For those of us in America, this all might seem a little silly. The European Union brought up an antitrust case against Microsoft a few years ago – much like how our government struck out at them in the late nineties – because they were bundling Internet Explorer with Windows. While the charges were ultimately dropped in the US, the EU continued to have a problem with it, so in 2009, Microsoft agreed to pay a massive $1.2 billion in fines and install a variant of the browser ballot you see above for users starting up Windows. Microsoft’s only problem is that it didn’t work for some people, an estimated 15 million people at the determination of the EU, and now Microsoft is back in the hot seat.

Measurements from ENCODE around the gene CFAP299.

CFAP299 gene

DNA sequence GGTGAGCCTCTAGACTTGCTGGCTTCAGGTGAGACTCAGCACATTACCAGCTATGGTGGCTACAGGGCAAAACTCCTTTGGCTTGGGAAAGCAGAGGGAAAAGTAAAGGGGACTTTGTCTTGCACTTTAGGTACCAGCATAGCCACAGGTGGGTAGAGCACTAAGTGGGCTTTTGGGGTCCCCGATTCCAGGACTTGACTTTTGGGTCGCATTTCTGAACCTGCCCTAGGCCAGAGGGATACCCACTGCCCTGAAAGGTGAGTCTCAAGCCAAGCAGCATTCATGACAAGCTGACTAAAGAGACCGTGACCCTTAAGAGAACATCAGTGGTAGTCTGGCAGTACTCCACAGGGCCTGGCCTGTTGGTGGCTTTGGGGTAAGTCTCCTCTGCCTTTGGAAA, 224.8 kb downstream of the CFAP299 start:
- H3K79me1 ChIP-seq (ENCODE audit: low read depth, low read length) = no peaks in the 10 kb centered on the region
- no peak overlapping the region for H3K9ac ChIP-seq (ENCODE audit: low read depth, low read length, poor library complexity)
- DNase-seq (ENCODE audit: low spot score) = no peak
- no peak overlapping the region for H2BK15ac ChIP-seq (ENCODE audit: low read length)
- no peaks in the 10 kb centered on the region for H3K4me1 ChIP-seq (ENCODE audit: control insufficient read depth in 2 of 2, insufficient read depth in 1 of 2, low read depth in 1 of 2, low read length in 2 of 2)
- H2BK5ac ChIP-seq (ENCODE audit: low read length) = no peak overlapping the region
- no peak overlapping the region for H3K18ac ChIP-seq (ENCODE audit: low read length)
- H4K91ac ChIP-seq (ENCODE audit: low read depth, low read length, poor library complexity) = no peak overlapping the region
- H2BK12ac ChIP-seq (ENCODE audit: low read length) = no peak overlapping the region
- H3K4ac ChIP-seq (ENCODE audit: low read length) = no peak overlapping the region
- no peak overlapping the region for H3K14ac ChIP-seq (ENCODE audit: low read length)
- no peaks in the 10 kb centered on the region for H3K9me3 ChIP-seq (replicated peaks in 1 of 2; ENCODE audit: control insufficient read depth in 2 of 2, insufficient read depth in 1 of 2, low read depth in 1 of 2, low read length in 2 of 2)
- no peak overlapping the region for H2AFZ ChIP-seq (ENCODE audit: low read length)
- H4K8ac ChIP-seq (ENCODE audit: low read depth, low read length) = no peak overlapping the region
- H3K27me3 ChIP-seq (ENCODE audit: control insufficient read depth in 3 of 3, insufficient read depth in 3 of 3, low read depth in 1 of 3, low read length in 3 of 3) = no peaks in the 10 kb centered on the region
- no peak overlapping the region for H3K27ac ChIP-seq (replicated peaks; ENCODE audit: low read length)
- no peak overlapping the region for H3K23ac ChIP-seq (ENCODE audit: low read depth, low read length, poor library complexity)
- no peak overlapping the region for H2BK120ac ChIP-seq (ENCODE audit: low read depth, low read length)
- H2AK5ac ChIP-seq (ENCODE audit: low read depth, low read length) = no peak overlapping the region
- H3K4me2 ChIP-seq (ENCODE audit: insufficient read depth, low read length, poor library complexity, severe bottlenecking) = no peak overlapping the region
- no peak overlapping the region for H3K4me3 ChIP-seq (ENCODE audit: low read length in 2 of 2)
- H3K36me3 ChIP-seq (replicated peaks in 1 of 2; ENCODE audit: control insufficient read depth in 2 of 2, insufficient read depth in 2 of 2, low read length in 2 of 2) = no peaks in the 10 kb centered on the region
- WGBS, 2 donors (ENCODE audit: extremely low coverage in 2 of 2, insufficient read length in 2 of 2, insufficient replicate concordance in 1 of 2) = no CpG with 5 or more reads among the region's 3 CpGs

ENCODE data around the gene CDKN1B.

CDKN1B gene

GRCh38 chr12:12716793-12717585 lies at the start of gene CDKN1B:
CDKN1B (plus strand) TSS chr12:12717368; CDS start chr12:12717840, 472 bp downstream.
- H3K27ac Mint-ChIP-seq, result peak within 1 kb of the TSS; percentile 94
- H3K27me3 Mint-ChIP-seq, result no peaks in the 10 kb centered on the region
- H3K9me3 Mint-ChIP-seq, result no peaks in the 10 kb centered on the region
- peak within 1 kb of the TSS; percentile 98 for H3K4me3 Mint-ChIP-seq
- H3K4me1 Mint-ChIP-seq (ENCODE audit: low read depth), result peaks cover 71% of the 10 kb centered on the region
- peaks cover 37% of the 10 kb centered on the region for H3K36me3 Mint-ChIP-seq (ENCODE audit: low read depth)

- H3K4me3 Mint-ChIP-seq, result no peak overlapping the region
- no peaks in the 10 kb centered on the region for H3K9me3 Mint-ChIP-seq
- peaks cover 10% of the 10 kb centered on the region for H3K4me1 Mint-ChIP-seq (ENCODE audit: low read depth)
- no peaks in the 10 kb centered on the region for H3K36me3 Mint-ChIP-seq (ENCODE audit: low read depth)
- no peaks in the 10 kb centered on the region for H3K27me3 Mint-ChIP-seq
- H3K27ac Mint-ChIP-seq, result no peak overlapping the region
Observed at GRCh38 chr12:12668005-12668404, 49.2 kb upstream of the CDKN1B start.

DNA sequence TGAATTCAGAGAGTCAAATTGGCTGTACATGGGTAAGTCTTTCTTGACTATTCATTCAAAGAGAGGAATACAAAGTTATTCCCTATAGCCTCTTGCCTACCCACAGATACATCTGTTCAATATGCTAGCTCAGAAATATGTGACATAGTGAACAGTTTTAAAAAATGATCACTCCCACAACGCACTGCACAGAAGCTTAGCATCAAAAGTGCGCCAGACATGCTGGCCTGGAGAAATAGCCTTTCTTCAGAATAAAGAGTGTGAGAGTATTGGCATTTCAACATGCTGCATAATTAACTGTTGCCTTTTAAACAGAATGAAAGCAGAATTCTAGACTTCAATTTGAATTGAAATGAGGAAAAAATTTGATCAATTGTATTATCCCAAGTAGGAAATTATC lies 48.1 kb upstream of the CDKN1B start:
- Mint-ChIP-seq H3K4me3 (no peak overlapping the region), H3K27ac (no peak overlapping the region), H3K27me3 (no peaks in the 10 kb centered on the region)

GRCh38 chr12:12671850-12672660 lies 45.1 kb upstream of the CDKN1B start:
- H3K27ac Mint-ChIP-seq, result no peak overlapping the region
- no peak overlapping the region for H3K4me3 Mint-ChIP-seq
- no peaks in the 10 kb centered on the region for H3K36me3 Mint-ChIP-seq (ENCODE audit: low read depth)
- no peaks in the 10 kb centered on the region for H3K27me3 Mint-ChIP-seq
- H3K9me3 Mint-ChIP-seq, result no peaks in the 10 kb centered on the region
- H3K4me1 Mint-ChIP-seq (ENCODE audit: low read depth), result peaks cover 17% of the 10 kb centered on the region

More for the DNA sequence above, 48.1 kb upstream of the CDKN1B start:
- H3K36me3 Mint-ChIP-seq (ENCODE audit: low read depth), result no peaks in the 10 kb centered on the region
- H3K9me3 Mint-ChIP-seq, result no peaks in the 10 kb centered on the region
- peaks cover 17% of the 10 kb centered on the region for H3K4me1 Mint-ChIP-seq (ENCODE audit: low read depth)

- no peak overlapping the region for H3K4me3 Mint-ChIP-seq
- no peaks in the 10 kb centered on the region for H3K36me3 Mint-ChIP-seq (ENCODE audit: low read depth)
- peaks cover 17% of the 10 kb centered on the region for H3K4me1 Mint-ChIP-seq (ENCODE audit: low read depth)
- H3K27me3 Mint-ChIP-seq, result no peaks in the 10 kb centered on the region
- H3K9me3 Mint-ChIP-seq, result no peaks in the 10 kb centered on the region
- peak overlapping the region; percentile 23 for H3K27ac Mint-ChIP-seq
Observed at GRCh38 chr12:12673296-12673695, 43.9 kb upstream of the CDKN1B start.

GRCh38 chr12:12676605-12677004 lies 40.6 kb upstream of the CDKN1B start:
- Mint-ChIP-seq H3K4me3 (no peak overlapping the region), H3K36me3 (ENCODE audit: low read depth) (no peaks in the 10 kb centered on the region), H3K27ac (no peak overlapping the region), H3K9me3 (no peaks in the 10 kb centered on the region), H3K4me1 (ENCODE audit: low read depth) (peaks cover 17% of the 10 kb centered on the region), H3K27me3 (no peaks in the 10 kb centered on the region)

So, yes, for the rest of us, it may seem a little silly. Windows includes a web browser to facilitate, well, web browsing, but the respective governments determined that their constituencies were probably unable to handle the act of downloading another browser. I can understand certain demographics might need to enlist others to figure that out, but I’m not sure how a browser ballot on install would make much more sense. Since the EU found that Microsoft’s own solution wasn’t working, they’re now aiming to fine them another $730 million because the ballot wasn’t available.
I think the judgment speaks more about what the EU thinks of its people than what Microsoft does.